Both nutrient and precipitation addition remained significant predictors of community-weighted estimated trait means when the majority of measured soil properties were (individually) added to the lme models as covariates (data not shown). However, including ammonium, P, or K as a covariate made the effects of nutrient addition on community-weighted estimated trait means non-significant (p > 0.10) for both traits, and for estimated genome size, adding organic matter, DOC, or pH to the model also rendered the nutrient addition effect non-significant (Tables S4, S5). Adding ammonium, extractable N:P, or DOC to the models made the effects of precipitation addition on both community-weighted estimated trait means non-significant (p > 0.10), and for estimated genome size, adding pH to the model also rendered the precipitation addition effect non-significant (Tables S4, S5). Considering the correlations between soil properties and community-weighted trait means across all plots, community-weighted mean rRNA gene copy number was significantly positively correlated with CEC, K, organic matter, ammonium, Mg, Ca, P, and extractable N:P and was significantly negatively correlated with pH (Figure 4). Community-weighted mean genome size was significantly positively correlated with Ca, organic matter, CEC, Ca:Mg, K, ammonium, and extractable N:P and was significantly negatively correlated with pH; it was not strongly related to P (Figure 5).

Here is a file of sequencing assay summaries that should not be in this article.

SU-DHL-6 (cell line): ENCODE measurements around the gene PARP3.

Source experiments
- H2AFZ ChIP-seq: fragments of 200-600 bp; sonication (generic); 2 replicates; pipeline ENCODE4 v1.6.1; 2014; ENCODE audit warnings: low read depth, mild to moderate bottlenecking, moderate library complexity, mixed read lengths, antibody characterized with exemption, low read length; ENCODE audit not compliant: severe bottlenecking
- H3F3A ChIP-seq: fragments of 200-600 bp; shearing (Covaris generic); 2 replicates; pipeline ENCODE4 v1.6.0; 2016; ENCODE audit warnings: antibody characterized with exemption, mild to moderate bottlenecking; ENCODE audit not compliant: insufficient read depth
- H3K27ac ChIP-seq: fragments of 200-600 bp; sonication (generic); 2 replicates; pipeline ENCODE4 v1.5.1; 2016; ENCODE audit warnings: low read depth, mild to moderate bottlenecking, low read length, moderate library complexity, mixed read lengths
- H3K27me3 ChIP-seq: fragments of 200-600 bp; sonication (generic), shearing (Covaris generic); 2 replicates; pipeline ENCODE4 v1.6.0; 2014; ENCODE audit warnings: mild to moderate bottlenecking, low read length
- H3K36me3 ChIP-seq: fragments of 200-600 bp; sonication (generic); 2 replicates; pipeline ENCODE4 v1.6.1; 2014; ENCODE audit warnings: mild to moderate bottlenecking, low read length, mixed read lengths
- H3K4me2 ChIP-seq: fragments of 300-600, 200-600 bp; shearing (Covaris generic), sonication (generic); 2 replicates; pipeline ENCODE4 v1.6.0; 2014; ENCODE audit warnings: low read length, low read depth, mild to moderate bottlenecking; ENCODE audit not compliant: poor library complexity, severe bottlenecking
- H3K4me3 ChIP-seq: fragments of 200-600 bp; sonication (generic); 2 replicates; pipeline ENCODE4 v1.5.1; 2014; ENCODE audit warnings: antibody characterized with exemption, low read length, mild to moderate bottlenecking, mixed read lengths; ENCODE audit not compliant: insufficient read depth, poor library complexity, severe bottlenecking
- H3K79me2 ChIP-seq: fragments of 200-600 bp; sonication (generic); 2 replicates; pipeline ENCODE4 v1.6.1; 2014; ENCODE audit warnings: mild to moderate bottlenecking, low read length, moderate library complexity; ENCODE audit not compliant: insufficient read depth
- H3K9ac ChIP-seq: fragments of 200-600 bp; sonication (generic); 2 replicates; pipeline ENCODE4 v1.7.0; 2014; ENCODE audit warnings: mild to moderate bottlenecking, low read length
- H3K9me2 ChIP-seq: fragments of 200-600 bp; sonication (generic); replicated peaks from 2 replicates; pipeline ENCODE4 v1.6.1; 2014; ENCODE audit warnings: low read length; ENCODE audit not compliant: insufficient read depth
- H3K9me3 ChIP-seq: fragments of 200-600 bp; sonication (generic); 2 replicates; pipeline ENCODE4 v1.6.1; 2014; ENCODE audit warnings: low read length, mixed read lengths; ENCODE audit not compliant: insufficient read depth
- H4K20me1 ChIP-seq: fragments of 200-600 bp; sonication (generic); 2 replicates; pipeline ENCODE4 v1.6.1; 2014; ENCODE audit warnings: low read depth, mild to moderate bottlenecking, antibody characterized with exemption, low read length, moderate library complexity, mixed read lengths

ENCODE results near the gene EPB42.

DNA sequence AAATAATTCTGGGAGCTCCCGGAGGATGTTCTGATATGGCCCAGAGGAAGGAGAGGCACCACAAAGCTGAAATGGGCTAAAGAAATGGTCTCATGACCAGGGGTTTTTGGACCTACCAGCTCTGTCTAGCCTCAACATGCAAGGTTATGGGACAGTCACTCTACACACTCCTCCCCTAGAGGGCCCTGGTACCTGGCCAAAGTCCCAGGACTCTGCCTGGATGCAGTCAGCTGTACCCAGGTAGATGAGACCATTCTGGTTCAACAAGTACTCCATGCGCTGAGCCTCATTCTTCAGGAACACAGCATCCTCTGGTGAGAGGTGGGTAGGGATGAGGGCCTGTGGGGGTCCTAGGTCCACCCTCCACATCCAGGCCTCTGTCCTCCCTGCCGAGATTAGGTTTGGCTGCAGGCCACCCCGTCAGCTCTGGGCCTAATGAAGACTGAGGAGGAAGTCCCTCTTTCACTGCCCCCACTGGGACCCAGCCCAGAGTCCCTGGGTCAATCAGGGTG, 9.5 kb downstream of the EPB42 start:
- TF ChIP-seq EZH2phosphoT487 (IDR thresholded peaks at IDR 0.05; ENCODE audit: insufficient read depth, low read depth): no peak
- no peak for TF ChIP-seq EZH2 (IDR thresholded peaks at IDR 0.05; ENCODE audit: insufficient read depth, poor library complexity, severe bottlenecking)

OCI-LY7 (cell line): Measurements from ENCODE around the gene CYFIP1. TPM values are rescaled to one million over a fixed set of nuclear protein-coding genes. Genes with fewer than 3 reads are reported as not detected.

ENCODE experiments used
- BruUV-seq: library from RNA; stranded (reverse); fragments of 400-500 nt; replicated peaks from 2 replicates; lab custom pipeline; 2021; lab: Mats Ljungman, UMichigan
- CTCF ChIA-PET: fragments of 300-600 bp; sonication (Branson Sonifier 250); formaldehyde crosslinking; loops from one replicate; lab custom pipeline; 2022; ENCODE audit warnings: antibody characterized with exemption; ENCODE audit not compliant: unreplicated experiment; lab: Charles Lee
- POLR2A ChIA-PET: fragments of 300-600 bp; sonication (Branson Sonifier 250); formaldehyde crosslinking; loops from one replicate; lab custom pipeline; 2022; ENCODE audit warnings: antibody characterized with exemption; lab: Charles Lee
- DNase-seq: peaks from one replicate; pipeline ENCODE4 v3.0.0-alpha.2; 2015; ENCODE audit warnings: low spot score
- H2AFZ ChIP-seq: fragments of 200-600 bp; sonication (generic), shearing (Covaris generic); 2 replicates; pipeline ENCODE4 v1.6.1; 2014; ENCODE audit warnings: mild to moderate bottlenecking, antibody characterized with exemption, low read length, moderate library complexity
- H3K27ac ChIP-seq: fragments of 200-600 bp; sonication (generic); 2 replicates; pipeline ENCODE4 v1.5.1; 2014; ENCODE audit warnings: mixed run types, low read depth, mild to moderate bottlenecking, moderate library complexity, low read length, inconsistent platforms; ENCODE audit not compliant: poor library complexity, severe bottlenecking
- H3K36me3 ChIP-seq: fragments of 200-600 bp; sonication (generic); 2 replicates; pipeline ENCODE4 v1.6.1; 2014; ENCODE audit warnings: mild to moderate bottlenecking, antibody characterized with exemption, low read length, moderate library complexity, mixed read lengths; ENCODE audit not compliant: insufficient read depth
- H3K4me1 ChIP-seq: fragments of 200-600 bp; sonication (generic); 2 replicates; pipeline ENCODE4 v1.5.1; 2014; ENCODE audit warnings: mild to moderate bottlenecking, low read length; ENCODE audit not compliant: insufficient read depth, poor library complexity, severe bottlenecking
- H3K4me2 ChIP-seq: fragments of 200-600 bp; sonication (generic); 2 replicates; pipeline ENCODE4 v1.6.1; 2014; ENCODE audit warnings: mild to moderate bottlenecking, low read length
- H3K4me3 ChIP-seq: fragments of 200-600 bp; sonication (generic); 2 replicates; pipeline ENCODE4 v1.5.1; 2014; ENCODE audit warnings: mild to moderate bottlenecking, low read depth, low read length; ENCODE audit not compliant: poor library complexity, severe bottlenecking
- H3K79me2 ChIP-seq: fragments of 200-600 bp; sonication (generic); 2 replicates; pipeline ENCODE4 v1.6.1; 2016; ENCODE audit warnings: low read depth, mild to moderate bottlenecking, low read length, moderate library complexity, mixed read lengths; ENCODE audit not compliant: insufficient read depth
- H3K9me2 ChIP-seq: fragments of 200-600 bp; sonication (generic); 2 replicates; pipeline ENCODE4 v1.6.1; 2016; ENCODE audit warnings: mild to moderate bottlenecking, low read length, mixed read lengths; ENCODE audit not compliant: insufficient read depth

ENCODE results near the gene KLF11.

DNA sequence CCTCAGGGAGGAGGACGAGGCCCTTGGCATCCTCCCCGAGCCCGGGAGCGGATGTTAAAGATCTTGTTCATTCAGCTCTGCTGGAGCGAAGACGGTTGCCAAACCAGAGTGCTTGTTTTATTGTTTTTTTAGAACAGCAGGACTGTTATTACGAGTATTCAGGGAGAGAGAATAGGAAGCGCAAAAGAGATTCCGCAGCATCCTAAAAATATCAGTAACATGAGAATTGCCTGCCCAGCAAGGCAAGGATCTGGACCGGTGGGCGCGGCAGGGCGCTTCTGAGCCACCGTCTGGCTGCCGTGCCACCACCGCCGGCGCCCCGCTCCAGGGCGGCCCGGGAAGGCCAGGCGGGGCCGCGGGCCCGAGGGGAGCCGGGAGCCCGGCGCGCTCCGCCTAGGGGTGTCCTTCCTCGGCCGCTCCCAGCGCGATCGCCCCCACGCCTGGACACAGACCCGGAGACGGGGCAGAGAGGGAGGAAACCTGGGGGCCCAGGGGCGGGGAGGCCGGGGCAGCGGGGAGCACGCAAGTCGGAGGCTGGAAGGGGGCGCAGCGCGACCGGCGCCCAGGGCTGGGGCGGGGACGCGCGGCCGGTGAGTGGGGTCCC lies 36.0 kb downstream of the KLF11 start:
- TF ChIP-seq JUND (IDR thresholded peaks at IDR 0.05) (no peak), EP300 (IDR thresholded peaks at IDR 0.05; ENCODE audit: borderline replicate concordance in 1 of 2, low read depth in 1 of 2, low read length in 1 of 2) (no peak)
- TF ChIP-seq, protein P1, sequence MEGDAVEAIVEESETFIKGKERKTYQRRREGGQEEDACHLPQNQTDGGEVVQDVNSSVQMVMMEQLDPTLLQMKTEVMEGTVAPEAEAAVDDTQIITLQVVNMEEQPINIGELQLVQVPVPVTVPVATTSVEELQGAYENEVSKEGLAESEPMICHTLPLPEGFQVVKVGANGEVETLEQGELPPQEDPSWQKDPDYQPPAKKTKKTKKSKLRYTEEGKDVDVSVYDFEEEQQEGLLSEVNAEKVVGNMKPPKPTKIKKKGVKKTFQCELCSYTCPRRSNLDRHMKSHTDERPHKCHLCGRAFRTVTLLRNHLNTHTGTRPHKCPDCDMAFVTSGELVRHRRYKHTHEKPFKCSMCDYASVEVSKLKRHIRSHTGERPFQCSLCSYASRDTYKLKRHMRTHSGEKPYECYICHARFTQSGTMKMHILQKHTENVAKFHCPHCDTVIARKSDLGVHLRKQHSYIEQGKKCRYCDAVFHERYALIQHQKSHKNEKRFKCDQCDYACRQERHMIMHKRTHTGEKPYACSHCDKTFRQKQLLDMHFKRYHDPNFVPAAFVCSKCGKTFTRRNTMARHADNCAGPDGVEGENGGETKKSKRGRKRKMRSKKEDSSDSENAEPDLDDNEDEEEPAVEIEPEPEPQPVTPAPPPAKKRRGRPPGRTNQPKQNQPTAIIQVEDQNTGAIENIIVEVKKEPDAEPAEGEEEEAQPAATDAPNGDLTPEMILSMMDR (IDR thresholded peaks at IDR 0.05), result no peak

Figure 4. Correlations between selected soil properties and community-weighted mean estimated rRNA gene copy number across all plots (n = 129): (A) Olsen P, (B) K, (C) -N, (D) pH. -N was log-transformed to better visualize relationships. For correlations: *p < 0.05; **p < 0.01; ***p < 0.001.
Figure 5. Correlations between selected soil properties and community-weighted mean estimated genome size across all plots (n = 129): (A) Olsen P, (B) K, (C) -N, (D) pH. -N was log-transformed to better visualize relationships. For correlations: *p < 0.05; **p < 0.01; *** p < 0.001.